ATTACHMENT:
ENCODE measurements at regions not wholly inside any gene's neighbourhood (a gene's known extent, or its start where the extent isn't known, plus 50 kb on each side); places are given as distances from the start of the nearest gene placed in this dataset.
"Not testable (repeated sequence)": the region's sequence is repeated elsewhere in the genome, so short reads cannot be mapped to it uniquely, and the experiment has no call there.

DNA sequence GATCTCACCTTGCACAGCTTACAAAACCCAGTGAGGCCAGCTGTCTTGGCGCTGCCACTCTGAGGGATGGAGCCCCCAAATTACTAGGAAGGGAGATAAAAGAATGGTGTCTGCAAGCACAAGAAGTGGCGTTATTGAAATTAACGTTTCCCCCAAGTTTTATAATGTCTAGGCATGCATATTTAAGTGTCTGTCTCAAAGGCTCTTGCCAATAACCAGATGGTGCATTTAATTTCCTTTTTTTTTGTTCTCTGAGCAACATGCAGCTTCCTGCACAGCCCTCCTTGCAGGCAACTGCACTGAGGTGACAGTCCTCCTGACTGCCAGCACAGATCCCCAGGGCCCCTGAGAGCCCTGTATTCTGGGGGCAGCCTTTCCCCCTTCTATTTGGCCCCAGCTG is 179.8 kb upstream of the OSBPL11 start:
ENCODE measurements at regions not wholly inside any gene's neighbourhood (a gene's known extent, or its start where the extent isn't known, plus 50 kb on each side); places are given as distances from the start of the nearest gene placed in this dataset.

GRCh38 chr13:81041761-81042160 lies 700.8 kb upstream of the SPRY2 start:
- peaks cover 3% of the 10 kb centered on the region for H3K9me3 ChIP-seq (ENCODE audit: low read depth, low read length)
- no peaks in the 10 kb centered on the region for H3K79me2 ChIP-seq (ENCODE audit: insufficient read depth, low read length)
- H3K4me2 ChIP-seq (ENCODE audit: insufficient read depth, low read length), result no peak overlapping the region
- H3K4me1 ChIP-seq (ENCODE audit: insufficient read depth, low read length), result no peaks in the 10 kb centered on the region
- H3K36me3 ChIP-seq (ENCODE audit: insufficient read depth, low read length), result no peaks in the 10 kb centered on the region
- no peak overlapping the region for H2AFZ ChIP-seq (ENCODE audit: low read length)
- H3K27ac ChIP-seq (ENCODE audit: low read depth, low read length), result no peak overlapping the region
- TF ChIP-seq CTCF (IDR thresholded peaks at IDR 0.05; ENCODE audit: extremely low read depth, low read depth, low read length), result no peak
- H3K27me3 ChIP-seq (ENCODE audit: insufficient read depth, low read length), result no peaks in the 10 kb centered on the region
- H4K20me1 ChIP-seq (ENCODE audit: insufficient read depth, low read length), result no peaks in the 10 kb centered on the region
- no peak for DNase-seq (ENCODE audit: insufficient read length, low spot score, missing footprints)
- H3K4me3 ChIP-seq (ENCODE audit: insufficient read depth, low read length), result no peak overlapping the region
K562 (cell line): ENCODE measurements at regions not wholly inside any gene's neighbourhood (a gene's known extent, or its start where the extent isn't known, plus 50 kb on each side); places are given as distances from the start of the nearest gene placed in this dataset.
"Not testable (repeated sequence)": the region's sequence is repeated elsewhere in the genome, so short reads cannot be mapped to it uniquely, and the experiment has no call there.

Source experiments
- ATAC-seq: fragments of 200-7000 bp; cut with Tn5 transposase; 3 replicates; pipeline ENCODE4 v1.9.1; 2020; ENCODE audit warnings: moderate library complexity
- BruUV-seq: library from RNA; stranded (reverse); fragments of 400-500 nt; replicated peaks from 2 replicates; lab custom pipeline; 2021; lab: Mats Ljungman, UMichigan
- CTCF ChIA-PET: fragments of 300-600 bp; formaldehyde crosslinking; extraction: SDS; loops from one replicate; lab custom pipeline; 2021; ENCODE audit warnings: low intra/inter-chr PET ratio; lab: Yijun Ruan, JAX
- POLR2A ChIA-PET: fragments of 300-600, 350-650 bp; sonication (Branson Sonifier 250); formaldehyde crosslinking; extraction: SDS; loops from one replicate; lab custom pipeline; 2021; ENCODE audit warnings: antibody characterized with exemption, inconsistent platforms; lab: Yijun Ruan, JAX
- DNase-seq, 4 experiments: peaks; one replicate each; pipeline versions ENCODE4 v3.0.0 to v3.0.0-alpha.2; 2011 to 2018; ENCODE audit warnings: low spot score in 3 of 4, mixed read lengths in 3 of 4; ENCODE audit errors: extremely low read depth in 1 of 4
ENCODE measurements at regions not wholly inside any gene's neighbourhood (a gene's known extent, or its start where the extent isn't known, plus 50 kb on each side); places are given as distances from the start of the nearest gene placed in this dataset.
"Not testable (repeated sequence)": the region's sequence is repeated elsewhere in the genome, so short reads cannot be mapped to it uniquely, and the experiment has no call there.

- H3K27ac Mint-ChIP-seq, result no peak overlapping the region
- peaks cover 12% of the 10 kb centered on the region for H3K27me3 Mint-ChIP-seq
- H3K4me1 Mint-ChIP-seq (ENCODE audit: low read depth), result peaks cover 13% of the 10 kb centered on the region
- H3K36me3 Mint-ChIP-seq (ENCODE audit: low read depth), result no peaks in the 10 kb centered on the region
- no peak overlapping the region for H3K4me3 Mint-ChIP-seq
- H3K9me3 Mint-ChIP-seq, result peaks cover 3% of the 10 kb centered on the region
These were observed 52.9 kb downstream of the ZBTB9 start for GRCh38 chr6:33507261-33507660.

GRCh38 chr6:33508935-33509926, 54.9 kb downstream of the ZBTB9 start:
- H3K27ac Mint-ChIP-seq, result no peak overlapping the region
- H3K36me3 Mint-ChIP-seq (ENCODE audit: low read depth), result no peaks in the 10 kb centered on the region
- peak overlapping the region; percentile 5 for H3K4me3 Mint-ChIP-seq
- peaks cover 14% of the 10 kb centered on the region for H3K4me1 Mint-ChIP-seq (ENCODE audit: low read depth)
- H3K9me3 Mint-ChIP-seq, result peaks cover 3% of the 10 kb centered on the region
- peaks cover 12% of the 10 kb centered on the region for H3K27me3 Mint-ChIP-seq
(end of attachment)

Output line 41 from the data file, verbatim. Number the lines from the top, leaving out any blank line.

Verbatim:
- peaks cover 12% of the 10 kb centered on the region for H3K27me3 Mint-ChIP-seq